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George Romero's post-Day of the Dead output is too often sidelined when compared to his groundbreaking early genre work, but his 1988 MONKEY SHINES is a smart, well-acted and tense horror-thriller that has just been released on a well-featured dual format package by Eureka. Slarek revisits a film that still grips in spite of a couple of small niggles.
 

What is it, exactly, that defines a George Romero film? For many, it will be the presence of the undead and a small band of humans fighting for survival. While it's unfair to compartmentalise any filmmaker based on a small number of their works, there's a good reason why this one will forever be associated primarily with his zombie movies. It was he, after all, who not only gave birth to the modern zombie movie with Night of the Living Dead, but with its sequels, Dawn of the Dead and Day of the Dead, he effectively drew up a template from which almost all subsequent zombie movies have been stamped. It doesn't help that all three of these films are masterpieces of type, and while his later forays into this subgenre may not have been as innovative or influential, they still tend to outshine the plethora of cheapjack carbon-copy knock-offs that so many witless would-be filmmakers looking to break into horror seem to think is cinematic a rite of passage. And in a genre that thrives on socio-political subtext, Romero is a master at infusing his horror tales with deeper meaning and layering them to such a degree that they command repeat viewings to fully unpack their content.

But there is more to Romero's CV than his Living Dead sextet. Just last year, Arrow released a box set containing three of the four films he made between Night of the Living Dead and Dawn of the Dead, only one of which bears a stylistic and structural similarity to his zombie movies. After these, he directed the brilliant revisionist vampire tale Martin, and immediately following Dawn he abandoned horror completely and made Knightriders, a captivating film about a motorcycle riding medieval re-enactment troupe. While he returned to horror for his next film, Creepshow, a delightful five-story collaboration with Stephen King, it's stylistically light years from the Living Dead films, and more fun than any other film in this director's oeuvre.

Jason Beghe and Allan Mann

Romero continued making films as the 20th century stumbled to a close and the new one began, but his later output is rarely discussed in the same breath as his celebrated earlier work. There are reasons for this, of course. Night and Dawn were both genuinely ground-breaking films, Martin is unlike any other vampire movie (save for the 2016 The Transfiguration, which borrows heavily from it), and Creepshow set an impossibly high benchmark for all future portmanteau horror movies. Yet while Romero's post-Day of the Dead work might not reach the heights of his trailblazing years, there are still some too-often undervalued treats in there, my favourite of which is the 1988 horror-thriller, Monkey Shines.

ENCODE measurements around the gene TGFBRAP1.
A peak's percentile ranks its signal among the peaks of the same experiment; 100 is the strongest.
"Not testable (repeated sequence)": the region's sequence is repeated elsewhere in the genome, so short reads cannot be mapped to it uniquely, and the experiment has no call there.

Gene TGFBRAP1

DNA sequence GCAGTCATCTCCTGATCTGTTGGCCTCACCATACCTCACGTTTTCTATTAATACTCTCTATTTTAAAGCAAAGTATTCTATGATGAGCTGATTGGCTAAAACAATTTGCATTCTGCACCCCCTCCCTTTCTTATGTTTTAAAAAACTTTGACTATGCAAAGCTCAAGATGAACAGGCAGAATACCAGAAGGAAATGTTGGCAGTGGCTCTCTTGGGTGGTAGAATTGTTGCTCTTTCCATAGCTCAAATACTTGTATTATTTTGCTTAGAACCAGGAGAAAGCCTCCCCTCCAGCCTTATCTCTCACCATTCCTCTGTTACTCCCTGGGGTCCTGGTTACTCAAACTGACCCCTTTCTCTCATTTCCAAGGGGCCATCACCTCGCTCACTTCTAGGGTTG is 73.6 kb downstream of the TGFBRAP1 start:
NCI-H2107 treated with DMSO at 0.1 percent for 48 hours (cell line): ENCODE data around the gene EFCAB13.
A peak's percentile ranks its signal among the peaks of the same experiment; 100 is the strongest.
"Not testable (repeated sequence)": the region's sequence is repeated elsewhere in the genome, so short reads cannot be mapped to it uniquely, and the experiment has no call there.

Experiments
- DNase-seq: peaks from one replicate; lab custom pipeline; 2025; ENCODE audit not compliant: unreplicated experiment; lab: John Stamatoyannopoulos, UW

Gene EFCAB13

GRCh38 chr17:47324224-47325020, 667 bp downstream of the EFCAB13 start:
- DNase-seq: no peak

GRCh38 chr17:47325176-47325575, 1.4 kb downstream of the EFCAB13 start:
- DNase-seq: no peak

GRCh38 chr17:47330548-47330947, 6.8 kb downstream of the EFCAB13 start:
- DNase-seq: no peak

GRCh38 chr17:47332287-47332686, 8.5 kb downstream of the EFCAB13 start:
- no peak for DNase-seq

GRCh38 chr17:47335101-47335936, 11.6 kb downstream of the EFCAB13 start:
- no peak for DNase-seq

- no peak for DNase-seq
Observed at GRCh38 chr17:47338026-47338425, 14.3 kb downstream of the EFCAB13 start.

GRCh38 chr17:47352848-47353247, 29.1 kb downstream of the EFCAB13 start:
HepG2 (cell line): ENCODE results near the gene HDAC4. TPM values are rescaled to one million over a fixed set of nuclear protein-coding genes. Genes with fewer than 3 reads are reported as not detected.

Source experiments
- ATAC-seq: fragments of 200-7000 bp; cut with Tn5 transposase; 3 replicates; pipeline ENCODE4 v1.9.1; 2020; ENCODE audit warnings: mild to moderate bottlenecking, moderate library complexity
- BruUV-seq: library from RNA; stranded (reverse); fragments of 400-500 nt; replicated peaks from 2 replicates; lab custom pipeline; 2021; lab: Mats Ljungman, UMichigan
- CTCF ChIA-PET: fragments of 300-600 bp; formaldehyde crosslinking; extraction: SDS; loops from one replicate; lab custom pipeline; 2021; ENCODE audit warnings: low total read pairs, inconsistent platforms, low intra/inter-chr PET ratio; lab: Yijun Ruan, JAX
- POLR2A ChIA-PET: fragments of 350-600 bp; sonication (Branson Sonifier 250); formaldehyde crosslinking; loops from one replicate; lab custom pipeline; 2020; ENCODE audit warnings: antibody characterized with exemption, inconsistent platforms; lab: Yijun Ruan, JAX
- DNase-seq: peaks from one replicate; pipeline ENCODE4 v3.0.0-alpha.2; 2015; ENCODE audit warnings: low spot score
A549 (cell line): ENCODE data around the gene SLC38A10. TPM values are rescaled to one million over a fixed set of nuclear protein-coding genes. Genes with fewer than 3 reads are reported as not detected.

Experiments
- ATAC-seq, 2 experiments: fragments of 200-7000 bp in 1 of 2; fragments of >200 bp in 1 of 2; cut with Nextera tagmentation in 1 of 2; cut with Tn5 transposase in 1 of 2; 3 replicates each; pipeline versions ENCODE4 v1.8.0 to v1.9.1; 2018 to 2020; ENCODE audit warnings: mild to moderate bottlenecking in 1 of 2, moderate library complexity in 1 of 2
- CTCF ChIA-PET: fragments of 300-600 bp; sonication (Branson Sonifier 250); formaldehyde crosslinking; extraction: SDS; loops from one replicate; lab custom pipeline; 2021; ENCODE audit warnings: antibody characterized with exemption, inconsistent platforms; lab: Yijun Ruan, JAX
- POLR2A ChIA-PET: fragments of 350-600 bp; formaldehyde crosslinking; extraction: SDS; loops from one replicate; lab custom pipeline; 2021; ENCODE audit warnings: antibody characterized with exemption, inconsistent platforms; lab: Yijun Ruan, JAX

The story gets under way with little in the way of preamble when the athletic Allan Mann is hit by a car whilst out jogging and is left paralysed from the neck down. Reliant on a wheelchair that he controls with his mouth, he has considerable trouble adjusting to his new life, which is not helped by the news that his girlfriend Linda has been having an affair with John Wiseman, the surgeon who operated on him after the accident. When Allan tries to take his own life, his friend and former roommate Geoffrey contacts Melanie Parker, a specialist in training helper monkeys for quadriplegics, to see if Allan can be made part of her programme. The animals she is currently training have already been assigned, but when Geoffrey, a university research scientist, offers to donate one of the monkeys from his lab – one that he assures her is in perfect health and has already undergone some conditional training – she agrees to take it on. What Geoffrey neglects to mention is that he has been experimenting on the animal by injecting it with human brain tissue, which has make it somewhat smarter than the average Capuchin monkey.

Even before this animal – which Melanie names Ella – is partnered with Allan, there are a couple of things we as an audience can be comfortably sure of. The first is that the serum that Geoffrey has been injecting into Ella will eventually prompt her to develop human characteristics and create problems for Allan, and the second is that he and pretty young Melanie will take a shine to each other and a romantic relationship between them will eventually develop. But it's the manner in which these story strands cross over that intrigues, as Ella bonds with Allan to such a degree that she becomes jealous of the affection he is developing for Melanie, and when Allan comes into conflict with his testy nurse Maryanne or his overbearing mother Dorothy, Ella is not about to sit by and watch him suffer.

Kate McNeil as Melanie comforts Allan

As a premise, this all has the ring of an exploitation cheapie destined to provoke more unintentional laughs than scares, but in Romero's hands it always feels oddly plausible. A solid script helps, one convincingly sold by a cast that treats the material as seriously as it would a straight-up relationship drama. As Allan and Melanie, Jason Beghe and Kate McNeil may not quite have that indefinable something that marks them for future superstardom, but both acquit themselves admirably here. This is particularly true of Beghe, who not only has to portray a range of sometimes extreme emotions without recourse to body language, but is intermittently required to test the limits of audience sympathy by venomously wishing the sort of harm on others that the devoted Ella is all too willing to inflict. Impressive though the leads are, however, the real interest here lies in a supporting cast that include a couple future faces of note in Stephen Root as Geoffrey's boss and nemesis Dean Burbage and Stanley Tucci as the adulterous Dr. Wiseman, plus enjoyable turns from film and TV veteran Joyce Van Patten as Dorothy and Romero's then wife Christine Forrest as the bitchily intolerant nurse Maryanne Hodges. But the star of the show has to be John Pankow, who plays Geoffrey with such fiery drive and commitment that he is able to sell even the more outlandish aspects of story as real.